While Chamberlin and Doxtator found their stride in the business and tech worlds, the publicity that came with winning the Kentucky Derby was beyond their scope. They dialed into the Bronco network and found another alumnus to bring on board: Paul Jackiewicz, B.A.'04, who Doxtator first met as a resident in Garneau Hall on campus 20 years ago and went on to craft a successful public relations career after Western.

"I helped to take what is already a great story and just polish it up and sharpen the edges and really get them to be prepared to go out and talk about it in a way that gets people excited," says Jackiewicz. He considered a major in computer science before taking a journalism class at Western and realizing his love of storytelling.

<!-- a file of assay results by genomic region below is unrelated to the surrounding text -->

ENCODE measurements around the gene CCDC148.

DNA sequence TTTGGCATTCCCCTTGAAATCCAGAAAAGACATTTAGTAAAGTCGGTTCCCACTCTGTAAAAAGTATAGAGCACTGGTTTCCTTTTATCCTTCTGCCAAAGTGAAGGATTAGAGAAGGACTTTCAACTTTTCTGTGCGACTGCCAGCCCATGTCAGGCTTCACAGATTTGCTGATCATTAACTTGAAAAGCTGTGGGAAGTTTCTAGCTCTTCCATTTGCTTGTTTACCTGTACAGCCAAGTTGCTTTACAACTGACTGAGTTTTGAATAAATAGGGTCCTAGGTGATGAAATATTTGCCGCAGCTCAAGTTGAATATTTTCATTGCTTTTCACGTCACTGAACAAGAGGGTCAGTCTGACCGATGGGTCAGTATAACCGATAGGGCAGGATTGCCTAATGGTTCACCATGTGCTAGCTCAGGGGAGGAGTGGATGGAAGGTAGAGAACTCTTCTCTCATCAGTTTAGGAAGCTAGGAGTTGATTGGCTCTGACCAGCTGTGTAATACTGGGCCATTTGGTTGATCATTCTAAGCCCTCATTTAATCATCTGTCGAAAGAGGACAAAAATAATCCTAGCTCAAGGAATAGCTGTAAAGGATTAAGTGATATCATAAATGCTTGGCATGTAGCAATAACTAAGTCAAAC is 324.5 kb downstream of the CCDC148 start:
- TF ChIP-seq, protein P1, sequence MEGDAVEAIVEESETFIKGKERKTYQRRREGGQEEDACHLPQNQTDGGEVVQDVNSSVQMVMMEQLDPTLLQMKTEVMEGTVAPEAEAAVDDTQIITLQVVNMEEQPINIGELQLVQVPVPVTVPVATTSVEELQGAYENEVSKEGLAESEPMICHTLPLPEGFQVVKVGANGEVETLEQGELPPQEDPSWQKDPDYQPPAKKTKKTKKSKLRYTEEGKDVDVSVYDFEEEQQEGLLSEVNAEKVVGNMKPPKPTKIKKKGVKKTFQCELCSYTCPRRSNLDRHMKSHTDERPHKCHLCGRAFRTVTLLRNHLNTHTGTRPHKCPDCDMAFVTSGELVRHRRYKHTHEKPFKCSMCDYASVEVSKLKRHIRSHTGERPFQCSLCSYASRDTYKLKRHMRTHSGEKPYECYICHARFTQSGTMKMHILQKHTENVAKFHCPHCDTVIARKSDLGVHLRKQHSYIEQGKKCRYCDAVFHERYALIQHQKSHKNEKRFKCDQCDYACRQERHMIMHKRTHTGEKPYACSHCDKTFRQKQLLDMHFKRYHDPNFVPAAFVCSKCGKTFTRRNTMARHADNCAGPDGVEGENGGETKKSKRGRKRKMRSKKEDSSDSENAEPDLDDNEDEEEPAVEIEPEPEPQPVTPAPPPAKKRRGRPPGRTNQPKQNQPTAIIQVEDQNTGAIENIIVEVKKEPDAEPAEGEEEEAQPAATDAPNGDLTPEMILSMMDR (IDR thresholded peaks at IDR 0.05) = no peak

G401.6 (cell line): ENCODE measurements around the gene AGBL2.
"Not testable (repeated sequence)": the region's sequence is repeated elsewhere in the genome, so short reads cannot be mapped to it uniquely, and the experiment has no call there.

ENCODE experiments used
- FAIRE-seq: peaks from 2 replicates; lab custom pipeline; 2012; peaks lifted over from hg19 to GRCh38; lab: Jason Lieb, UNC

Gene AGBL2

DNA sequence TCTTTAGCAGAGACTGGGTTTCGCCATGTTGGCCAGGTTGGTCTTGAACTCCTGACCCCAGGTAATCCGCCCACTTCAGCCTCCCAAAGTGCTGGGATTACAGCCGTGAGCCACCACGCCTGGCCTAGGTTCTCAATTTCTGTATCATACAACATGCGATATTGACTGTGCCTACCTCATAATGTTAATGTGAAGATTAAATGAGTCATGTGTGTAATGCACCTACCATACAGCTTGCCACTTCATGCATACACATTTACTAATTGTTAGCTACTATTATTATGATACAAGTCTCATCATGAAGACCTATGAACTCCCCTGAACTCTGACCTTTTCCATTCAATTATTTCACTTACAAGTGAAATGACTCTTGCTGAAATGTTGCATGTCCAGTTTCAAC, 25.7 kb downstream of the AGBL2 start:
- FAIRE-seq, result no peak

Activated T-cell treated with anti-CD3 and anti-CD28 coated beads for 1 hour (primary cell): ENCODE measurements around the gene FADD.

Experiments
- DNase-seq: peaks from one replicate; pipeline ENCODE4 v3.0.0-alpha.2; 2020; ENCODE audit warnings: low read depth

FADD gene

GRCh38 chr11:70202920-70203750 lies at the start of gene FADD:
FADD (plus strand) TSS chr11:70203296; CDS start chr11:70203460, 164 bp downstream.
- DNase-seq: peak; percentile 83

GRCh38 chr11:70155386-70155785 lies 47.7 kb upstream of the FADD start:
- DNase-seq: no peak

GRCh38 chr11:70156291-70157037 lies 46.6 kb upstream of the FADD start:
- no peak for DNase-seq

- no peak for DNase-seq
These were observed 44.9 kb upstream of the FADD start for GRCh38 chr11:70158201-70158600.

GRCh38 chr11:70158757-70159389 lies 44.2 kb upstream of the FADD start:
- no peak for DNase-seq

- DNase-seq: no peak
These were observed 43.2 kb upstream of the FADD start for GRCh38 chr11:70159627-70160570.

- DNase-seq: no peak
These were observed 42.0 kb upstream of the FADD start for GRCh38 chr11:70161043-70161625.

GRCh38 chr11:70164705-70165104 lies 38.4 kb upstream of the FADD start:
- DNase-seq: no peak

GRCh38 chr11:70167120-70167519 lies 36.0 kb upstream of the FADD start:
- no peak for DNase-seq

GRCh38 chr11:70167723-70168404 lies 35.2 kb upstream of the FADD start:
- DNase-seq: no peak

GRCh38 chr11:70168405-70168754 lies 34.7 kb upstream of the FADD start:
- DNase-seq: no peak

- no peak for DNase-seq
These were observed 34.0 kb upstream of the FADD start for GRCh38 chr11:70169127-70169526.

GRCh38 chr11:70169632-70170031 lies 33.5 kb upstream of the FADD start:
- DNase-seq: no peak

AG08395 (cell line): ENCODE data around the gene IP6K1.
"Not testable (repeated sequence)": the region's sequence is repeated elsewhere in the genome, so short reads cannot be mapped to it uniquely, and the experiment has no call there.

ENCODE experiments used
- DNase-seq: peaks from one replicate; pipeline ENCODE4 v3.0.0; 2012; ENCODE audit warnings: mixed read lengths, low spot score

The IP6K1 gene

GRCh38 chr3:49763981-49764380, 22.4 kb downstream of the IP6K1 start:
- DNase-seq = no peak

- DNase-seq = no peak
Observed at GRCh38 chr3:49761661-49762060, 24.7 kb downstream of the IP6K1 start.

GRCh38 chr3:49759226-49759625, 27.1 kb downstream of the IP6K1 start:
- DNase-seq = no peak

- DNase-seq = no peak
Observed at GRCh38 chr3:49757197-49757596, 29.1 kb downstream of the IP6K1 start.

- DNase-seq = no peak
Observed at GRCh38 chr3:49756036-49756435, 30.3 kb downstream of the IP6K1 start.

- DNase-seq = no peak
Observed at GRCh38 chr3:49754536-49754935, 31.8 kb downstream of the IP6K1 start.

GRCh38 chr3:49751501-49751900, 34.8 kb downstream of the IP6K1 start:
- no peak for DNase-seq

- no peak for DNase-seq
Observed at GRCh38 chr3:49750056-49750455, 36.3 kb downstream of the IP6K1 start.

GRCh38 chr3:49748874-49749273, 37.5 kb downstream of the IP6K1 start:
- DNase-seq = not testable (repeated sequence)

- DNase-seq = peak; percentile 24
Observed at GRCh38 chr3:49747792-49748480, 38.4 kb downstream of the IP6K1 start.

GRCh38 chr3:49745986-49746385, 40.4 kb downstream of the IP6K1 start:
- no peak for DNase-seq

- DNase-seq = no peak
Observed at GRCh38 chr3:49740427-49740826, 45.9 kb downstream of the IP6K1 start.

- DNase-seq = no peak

"I've always worked hard and was fairly smart and capable, but I didn't know what the path was. And (Western) set me on the path. And now it's 20 years later, and I get to work with one of my best friends who is now getting all this great publicity," he says. "To work with these guys and collaborate with them and think about all of the work I've done—and it all started at Western—it's pretty amazing."

Commonwealth will be tapping into Jackiewicz's expertise even more in the future as the company sets itself on a trajectory for exponential growth. It recently announced its first golf offerings are on the way. Doxtator says other sports like tennis could be next.

"We've never really been targeting the core horse-racing world; we're kind of targeting the general sports fans that are interested in horse racing and have never had a path to get in. I think that plays across a lot of different sports," he says. "The magic is actually that we're all together and hanging out and having these experiences."

For more WMU news, arts and events, visit WMU News online.

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A jockey rides a horse on a dirt race track.

Mage crosses the finish line first at the 149th Kentucky Derby.